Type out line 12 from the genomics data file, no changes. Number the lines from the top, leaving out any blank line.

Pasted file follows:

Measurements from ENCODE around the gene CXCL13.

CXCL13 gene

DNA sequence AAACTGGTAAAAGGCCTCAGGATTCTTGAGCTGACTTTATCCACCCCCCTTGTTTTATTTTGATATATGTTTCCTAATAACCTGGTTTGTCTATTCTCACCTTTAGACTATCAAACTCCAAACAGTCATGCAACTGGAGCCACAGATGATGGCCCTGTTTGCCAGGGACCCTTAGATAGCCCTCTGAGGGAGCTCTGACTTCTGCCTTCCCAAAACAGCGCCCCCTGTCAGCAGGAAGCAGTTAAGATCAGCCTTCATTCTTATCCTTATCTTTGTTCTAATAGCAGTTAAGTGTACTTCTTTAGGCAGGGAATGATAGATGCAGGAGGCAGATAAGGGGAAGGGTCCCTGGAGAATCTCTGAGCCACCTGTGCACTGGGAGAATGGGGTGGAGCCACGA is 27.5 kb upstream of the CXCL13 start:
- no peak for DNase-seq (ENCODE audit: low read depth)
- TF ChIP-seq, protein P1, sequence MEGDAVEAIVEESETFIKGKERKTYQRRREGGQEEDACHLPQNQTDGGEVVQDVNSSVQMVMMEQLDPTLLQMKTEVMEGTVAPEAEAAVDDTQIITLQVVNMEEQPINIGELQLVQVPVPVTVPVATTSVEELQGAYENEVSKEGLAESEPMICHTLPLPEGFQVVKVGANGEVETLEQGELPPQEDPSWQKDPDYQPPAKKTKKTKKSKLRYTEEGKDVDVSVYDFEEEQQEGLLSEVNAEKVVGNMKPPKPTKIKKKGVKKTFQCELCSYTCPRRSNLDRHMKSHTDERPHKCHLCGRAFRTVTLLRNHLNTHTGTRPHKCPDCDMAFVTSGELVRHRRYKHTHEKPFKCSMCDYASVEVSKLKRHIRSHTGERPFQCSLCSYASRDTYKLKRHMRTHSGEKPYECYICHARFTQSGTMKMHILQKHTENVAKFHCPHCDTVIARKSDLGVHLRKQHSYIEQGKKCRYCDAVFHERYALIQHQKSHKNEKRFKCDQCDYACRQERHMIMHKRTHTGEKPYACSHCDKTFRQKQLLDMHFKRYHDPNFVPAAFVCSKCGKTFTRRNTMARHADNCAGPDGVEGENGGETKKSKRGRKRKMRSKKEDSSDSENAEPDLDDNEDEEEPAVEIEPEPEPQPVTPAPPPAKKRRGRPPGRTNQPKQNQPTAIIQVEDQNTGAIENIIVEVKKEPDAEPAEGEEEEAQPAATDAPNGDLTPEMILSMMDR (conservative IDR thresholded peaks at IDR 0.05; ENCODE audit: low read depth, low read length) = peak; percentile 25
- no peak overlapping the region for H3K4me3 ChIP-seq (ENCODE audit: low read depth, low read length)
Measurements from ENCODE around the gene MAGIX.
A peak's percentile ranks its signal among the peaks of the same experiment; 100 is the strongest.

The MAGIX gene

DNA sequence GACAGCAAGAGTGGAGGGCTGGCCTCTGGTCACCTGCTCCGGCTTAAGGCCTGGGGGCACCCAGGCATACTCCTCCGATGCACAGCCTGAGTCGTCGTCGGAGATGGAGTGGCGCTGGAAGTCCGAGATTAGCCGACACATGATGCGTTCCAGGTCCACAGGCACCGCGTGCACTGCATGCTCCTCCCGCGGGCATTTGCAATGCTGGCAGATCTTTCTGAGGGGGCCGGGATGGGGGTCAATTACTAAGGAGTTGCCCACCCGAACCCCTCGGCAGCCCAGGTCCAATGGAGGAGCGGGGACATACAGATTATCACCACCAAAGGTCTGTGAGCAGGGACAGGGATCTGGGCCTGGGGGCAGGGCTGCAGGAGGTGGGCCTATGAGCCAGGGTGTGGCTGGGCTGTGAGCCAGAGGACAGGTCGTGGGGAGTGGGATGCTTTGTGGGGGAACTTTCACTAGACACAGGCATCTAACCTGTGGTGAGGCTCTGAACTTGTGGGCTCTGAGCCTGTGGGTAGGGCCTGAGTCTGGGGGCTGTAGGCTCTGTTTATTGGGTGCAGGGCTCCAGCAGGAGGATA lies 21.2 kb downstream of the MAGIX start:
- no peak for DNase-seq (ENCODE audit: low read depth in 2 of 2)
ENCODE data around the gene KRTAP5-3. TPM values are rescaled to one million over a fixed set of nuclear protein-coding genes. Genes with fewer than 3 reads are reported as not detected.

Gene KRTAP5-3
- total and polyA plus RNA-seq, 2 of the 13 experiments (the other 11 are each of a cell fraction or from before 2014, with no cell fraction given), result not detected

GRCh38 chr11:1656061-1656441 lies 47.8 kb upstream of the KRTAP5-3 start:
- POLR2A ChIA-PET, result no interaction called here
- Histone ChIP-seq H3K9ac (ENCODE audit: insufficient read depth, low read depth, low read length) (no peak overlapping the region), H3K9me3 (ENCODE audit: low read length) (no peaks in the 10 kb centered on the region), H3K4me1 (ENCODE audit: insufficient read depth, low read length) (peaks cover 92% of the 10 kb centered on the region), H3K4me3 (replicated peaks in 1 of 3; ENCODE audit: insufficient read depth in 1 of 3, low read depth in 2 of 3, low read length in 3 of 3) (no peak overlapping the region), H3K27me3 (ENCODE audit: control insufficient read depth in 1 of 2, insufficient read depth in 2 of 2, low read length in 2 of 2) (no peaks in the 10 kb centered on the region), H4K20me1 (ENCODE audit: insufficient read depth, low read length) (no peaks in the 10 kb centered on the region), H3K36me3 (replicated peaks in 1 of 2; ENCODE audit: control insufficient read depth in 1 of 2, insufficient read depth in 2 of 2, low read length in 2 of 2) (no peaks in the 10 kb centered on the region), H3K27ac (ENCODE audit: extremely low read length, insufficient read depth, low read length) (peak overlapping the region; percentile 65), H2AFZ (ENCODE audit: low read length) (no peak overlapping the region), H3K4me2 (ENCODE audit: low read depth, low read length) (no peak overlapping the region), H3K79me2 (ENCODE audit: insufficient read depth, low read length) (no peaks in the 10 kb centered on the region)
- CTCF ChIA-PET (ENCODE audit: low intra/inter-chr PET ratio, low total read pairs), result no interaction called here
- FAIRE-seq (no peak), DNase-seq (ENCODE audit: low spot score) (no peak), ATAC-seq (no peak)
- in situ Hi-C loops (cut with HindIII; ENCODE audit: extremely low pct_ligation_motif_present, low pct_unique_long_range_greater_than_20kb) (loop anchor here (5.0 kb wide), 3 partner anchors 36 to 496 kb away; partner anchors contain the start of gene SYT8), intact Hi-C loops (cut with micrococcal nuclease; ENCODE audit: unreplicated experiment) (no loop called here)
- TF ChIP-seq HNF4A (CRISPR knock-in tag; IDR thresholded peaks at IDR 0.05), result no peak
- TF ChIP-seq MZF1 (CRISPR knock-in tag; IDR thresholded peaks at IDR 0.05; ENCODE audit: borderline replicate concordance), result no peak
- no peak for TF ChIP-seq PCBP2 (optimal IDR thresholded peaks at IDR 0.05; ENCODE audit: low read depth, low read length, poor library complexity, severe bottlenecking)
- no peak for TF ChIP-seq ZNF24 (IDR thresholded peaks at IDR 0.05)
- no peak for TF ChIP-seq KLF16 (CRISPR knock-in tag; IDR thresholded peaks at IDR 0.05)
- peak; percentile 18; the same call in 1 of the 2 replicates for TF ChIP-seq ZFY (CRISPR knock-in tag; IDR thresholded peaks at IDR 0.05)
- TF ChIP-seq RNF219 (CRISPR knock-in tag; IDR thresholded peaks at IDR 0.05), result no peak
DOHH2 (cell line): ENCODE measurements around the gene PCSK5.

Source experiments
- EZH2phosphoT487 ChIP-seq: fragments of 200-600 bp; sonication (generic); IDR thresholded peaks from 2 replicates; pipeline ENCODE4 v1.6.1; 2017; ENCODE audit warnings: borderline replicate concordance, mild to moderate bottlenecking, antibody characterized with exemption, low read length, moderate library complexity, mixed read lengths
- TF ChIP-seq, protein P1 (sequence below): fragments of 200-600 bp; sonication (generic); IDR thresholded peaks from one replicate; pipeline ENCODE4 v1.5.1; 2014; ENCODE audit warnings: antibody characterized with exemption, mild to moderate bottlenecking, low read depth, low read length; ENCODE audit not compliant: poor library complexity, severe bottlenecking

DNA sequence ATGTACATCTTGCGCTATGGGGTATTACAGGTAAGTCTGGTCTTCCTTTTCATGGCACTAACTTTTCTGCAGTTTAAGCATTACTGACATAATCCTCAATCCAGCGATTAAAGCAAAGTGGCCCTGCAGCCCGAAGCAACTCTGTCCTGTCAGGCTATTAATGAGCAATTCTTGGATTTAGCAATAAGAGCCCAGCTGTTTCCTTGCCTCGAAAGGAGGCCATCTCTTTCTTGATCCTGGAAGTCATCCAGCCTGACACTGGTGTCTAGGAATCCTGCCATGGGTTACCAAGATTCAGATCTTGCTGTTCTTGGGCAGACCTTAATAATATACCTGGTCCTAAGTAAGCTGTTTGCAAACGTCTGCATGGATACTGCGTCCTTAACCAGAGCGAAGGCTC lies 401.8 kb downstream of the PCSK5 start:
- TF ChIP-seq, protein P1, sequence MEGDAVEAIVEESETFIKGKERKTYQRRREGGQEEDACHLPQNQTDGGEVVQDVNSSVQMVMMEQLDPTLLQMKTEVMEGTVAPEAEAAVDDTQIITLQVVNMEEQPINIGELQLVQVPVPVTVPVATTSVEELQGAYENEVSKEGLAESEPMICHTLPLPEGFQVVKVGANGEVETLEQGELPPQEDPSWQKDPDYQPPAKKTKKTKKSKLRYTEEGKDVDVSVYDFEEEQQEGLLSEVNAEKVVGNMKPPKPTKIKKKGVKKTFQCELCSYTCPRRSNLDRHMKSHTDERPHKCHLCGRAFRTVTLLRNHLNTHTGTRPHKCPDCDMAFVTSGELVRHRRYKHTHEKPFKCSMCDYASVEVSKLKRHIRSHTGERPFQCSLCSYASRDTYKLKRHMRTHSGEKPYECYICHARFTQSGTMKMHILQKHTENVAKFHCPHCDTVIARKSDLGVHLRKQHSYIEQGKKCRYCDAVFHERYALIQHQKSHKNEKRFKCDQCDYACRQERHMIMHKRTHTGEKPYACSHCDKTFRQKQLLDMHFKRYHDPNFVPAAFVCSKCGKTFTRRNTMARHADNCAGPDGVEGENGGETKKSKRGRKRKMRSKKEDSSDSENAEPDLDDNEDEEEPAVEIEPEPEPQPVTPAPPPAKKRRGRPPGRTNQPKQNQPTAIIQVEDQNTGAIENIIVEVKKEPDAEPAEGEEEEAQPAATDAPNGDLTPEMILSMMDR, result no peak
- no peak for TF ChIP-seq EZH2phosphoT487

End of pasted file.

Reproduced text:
ENCODE data around the gene KRTAP5-3. TPM values are rescaled to one million over a fixed set of nuclear protein-coding genes. Genes with fewer than 3 reads are reported as not detected.